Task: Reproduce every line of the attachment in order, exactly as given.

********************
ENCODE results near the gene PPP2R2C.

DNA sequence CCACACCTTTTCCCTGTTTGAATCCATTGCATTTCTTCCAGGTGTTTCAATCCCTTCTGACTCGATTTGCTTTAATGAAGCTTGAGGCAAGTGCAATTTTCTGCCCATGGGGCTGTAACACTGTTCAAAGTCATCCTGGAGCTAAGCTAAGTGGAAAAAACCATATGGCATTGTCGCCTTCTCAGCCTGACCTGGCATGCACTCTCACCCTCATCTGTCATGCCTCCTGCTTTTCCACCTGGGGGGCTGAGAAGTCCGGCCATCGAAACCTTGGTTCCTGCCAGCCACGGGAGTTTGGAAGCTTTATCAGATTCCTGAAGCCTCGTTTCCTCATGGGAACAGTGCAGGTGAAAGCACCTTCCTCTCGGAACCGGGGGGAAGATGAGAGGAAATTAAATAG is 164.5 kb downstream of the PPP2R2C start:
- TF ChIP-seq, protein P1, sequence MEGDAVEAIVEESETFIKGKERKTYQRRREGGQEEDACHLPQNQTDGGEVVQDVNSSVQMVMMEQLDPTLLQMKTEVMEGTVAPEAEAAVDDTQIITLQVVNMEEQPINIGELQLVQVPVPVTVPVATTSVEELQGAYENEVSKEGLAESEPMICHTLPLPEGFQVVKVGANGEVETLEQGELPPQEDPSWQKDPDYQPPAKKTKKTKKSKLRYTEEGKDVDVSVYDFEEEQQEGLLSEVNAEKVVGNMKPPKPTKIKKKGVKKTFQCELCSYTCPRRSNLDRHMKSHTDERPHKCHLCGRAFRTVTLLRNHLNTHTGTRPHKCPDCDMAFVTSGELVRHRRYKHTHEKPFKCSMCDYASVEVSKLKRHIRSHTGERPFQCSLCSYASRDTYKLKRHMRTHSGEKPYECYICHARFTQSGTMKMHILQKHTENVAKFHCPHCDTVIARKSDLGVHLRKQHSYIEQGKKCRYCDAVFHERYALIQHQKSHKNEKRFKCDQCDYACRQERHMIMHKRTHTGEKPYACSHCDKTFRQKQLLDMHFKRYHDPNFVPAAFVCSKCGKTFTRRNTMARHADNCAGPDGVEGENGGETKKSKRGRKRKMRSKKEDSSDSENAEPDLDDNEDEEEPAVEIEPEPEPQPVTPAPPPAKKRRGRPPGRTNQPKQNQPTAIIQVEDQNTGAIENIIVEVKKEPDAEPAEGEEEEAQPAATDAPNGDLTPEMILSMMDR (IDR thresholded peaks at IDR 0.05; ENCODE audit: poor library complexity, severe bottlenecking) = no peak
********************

ENCODE results near the gene PPP2R2C.

DNA sequence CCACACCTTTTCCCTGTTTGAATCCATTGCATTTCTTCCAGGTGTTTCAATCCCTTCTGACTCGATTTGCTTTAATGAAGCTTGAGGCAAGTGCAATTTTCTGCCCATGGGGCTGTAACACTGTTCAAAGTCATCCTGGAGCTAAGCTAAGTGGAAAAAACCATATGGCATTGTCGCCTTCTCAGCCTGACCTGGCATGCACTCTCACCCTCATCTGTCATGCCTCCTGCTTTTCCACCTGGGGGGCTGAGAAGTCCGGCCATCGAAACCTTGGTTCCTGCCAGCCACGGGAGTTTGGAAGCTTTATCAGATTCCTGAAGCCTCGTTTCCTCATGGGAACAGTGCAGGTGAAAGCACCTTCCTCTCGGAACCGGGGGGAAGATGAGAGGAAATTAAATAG is 164.5 kb downstream of the PPP2R2C start:
- TF ChIP-seq, protein P1, sequence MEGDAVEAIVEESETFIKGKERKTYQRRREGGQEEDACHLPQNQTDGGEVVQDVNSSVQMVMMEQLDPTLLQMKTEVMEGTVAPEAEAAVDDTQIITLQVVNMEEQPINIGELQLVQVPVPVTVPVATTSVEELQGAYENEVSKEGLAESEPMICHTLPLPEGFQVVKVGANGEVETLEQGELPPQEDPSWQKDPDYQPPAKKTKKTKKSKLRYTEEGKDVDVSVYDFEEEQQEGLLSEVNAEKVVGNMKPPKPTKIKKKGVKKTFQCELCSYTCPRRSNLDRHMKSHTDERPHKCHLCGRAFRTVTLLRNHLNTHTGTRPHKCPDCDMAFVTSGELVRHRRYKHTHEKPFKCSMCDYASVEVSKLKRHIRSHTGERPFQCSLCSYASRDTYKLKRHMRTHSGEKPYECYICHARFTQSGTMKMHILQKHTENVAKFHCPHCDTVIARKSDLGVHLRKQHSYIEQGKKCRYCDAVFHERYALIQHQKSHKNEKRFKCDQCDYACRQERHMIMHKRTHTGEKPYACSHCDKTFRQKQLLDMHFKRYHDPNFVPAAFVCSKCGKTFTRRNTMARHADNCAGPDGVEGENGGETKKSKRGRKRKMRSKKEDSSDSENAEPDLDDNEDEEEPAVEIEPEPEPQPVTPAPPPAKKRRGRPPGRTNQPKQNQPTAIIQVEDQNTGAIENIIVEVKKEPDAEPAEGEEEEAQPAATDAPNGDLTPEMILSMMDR (IDR thresholded peaks at IDR 0.05; ENCODE audit: poor library complexity, severe bottlenecking) = no peak